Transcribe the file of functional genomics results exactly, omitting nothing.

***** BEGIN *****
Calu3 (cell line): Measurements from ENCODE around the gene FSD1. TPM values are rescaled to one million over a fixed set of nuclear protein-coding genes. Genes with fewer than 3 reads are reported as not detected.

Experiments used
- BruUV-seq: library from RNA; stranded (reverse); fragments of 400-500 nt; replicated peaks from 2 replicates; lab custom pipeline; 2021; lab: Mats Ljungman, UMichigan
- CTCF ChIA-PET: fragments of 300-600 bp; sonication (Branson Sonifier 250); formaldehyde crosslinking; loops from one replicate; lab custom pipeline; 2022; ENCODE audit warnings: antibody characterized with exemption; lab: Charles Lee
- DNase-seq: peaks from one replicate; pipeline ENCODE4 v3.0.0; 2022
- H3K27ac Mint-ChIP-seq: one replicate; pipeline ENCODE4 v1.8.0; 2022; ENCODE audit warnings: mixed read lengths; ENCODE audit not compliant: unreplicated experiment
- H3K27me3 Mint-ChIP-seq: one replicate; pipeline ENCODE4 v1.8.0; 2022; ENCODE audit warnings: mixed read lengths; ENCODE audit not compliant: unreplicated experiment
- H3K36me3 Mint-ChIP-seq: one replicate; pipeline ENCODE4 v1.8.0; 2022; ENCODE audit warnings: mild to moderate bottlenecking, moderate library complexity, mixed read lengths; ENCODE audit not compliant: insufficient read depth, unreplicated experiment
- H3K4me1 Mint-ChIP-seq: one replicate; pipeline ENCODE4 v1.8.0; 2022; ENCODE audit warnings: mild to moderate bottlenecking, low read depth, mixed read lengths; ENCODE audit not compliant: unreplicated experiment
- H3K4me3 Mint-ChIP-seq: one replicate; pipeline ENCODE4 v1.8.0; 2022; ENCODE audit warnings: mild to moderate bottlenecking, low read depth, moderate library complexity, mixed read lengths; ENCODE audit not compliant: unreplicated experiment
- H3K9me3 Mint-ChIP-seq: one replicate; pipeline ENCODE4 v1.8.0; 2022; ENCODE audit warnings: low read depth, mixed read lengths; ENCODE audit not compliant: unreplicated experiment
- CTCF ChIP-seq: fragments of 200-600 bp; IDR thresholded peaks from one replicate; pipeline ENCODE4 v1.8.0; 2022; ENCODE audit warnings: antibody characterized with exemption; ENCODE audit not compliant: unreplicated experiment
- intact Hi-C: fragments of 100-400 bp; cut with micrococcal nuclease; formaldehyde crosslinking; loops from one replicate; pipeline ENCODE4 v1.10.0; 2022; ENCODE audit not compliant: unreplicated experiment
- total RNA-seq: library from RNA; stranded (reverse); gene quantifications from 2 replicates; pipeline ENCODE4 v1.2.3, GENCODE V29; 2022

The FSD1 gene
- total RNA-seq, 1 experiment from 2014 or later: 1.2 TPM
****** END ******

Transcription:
Calu3 (cell line): Measurements from ENCODE around the gene FSD1. TPM values are rescaled to one million over a fixed set of nuclear protein-coding genes. Genes with fewer than 3 reads are reported as not detected.

Experiments used
- BruUV-seq: library from RNA; stranded (reverse); fragments of 400-500 nt; replicated peaks from 2 replicates; lab custom pipeline; 2021; lab: Mats Ljungman, UMichigan
- CTCF ChIA-PET: fragments of 300-600 bp; sonication (Branson Sonifier 250); formaldehyde crosslinking; loops from one replicate; lab custom pipeline; 2022; ENCODE audit warnings: antibody characterized with exemption; lab: Charles Lee
- DNase-seq: peaks from one replicate; pipeline ENCODE4 v3.0.0; 2022
- H3K27ac Mint-ChIP-seq: one replicate; pipeline ENCODE4 v1.8.0; 2022; ENCODE audit warnings: mixed read lengths; ENCODE audit not compliant: unreplicated experiment
- H3K27me3 Mint-ChIP-seq: one replicate; pipeline ENCODE4 v1.8.0; 2022; ENCODE audit warnings: mixed read lengths; ENCODE audit not compliant: unreplicated experiment
- H3K36me3 Mint-ChIP-seq: one replicate; pipeline ENCODE4 v1.8.0; 2022; ENCODE audit warnings: mild to moderate bottlenecking, moderate library complexity, mixed read lengths; ENCODE audit not compliant: insufficient read depth, unreplicated experiment
- H3K4me1 Mint-ChIP-seq: one replicate; pipeline ENCODE4 v1.8.0; 2022; ENCODE audit warnings: mild to moderate bottlenecking, low read depth, mixed read lengths; ENCODE audit not compliant: unreplicated experiment
- H3K4me3 Mint-ChIP-seq: one replicate; pipeline ENCODE4 v1.8.0; 2022; ENCODE audit warnings: mild to moderate bottlenecking, low read depth, moderate library complexity, mixed read lengths; ENCODE audit not compliant: unreplicated experiment
- H3K9me3 Mint-ChIP-seq: one replicate; pipeline ENCODE4 v1.8.0; 2022; ENCODE audit warnings: low read depth, mixed read lengths; ENCODE audit not compliant: unreplicated experiment
- CTCF ChIP-seq: fragments of 200-600 bp; IDR thresholded peaks from one replicate; pipeline ENCODE4 v1.8.0; 2022; ENCODE audit warnings: antibody characterized with exemption; ENCODE audit not compliant: unreplicated experiment
- intact Hi-C: fragments of 100-400 bp; cut with micrococcal nuclease; formaldehyde crosslinking; loops from one replicate; pipeline ENCODE4 v1.10.0; 2022; ENCODE audit not compliant: unreplicated experiment
- total RNA-seq: library from RNA; stranded (reverse); gene quantifications from 2 replicates; pipeline ENCODE4 v1.2.3, GENCODE V29; 2022

The FSD1 gene
- total RNA-seq, 1 experiment from 2014 or later: 1.2 TPM